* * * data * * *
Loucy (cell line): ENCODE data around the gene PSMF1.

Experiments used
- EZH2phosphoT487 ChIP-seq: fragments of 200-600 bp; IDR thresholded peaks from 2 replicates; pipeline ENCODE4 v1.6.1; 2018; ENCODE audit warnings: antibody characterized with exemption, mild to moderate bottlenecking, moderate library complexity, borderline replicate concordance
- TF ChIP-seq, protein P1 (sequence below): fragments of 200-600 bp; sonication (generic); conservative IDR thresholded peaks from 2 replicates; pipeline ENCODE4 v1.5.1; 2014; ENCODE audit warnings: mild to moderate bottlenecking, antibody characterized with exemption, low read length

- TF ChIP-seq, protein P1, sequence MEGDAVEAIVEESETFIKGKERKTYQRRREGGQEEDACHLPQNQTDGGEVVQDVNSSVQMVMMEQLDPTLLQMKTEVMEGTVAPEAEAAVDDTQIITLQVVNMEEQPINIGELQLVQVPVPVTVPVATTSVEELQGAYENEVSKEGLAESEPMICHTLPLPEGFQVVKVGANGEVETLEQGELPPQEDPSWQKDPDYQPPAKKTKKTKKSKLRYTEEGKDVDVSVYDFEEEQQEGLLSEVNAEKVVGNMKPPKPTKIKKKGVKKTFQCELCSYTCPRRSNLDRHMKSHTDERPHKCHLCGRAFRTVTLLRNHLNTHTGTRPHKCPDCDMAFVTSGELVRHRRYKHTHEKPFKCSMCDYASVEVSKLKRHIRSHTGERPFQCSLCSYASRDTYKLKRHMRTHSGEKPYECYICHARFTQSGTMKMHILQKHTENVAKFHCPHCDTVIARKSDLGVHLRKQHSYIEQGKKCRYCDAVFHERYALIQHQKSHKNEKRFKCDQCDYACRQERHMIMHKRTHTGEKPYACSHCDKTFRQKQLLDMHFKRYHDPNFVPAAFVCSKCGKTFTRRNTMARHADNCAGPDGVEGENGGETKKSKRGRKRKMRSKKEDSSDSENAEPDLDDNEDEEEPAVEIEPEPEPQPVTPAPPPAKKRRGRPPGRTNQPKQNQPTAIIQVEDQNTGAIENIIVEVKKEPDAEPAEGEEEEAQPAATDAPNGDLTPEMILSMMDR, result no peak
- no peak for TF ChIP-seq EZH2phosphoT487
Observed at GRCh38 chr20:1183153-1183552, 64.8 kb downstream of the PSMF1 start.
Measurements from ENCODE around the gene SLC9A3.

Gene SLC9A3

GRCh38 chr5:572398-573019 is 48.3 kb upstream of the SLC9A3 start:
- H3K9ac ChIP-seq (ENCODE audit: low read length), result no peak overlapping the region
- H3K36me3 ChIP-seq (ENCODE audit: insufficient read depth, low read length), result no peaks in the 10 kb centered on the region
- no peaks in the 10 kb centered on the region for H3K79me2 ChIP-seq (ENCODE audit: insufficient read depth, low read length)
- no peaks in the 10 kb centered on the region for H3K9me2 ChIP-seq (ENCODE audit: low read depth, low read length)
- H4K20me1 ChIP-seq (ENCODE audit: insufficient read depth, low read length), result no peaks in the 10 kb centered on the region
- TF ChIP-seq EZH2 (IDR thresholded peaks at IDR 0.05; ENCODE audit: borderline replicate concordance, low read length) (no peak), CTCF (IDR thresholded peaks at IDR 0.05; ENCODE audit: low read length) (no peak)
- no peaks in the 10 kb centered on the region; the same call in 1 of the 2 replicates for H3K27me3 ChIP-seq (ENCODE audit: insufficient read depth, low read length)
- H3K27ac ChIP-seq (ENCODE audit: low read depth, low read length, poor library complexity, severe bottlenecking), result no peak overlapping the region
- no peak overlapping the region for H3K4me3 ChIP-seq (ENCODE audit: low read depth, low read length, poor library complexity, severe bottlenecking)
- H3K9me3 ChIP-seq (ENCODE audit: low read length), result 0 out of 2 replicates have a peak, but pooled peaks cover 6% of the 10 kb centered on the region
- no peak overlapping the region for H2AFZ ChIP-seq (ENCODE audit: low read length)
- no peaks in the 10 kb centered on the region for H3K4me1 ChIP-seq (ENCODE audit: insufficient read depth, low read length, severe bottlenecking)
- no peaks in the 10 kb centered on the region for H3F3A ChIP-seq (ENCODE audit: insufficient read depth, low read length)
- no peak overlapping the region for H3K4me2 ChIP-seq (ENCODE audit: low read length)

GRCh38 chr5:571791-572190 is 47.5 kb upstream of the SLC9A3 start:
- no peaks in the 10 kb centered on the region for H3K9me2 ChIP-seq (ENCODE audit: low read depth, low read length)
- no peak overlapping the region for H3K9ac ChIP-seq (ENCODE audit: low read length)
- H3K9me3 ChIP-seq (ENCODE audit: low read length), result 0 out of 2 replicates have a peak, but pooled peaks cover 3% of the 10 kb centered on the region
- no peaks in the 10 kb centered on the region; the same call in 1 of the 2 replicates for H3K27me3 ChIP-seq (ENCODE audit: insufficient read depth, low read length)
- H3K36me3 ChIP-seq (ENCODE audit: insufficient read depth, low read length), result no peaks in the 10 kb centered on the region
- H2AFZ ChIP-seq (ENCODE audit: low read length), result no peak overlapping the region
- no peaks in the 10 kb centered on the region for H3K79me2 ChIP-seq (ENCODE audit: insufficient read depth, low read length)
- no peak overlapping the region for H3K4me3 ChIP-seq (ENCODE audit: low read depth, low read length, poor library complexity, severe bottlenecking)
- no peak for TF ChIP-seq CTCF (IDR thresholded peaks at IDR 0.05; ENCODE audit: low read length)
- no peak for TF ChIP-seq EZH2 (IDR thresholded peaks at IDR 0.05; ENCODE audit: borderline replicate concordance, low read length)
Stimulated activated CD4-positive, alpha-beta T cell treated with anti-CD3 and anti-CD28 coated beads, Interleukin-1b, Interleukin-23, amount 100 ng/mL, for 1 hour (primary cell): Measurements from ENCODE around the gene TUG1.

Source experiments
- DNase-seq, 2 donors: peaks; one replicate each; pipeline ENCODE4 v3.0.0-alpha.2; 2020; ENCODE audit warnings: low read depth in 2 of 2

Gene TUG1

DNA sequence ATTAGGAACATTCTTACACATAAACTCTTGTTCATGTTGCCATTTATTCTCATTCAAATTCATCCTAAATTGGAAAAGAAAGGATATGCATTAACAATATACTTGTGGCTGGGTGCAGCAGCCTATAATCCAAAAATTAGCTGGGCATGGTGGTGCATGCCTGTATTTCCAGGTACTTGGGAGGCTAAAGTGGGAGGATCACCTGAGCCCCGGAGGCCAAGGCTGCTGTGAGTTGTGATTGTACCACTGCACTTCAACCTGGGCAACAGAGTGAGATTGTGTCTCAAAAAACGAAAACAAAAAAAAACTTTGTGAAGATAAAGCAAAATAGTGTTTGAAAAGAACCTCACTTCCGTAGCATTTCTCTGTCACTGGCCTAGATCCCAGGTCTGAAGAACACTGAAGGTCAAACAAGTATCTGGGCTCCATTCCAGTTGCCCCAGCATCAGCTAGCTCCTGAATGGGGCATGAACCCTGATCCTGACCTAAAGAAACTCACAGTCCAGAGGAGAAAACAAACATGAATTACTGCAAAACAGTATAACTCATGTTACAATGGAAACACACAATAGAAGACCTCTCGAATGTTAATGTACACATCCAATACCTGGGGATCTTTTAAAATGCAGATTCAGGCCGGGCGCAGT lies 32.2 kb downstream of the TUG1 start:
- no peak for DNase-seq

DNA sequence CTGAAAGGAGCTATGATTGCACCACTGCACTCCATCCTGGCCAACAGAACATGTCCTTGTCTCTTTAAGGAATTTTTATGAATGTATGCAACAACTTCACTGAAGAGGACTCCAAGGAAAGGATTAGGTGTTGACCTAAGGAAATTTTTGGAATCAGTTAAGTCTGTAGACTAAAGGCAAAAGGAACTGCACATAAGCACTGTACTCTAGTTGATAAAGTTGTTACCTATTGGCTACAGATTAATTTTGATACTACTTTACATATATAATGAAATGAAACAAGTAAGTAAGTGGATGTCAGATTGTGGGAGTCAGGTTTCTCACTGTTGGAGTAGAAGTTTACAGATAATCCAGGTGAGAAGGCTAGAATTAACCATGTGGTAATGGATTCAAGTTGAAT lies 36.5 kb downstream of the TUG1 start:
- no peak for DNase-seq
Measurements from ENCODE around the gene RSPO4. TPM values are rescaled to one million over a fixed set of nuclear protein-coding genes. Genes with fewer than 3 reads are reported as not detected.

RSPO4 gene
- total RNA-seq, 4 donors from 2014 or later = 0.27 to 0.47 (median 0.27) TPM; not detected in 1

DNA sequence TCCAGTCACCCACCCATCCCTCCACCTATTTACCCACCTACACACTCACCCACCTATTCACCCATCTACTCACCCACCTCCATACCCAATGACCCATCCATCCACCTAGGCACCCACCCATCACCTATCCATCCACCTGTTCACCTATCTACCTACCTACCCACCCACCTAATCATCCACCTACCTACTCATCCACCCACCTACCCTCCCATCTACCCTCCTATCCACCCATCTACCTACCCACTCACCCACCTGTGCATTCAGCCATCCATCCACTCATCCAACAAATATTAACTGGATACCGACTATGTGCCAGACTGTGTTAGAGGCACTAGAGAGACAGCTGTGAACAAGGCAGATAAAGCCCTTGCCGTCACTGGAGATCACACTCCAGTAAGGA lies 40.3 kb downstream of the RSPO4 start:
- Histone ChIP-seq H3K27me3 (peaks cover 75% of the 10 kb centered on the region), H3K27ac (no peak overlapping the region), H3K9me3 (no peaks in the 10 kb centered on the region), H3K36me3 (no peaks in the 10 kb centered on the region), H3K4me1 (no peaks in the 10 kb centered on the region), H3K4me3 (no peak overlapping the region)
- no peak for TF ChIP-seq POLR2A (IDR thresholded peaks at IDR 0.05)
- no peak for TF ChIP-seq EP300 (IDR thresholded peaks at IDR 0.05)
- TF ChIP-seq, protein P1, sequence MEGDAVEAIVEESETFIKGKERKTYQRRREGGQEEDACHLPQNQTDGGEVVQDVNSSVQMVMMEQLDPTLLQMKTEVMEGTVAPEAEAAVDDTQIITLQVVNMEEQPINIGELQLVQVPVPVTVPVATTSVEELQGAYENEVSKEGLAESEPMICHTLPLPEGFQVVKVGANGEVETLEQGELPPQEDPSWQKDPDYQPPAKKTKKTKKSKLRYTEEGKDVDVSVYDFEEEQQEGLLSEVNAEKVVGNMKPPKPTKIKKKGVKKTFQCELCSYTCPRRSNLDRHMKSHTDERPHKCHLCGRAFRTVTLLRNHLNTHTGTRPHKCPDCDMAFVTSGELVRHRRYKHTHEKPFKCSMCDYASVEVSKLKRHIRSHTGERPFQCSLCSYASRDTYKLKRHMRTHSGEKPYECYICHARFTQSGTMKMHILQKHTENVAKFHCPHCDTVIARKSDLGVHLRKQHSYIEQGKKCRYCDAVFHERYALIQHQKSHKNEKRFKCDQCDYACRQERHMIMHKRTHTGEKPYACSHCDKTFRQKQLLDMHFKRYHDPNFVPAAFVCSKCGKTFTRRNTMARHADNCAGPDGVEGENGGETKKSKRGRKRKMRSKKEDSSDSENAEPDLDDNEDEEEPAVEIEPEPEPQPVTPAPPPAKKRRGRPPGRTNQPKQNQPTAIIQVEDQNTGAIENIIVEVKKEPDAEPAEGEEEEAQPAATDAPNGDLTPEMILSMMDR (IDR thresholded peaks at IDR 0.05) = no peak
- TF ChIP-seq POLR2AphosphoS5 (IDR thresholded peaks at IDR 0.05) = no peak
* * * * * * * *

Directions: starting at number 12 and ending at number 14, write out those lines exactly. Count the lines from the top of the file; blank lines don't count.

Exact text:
- H3K36me3 ChIP-seq (ENCODE audit: insufficient read depth, low read length), result no peaks in the 10 kb centered on the region
- no peaks in the 10 kb centered on the region for H3K79me2 ChIP-seq (ENCODE audit: insufficient read depth, low read length)
- no peaks in the 10 kb centered on the region for H3K9me2 ChIP-seq (ENCODE audit: low read depth, low read length)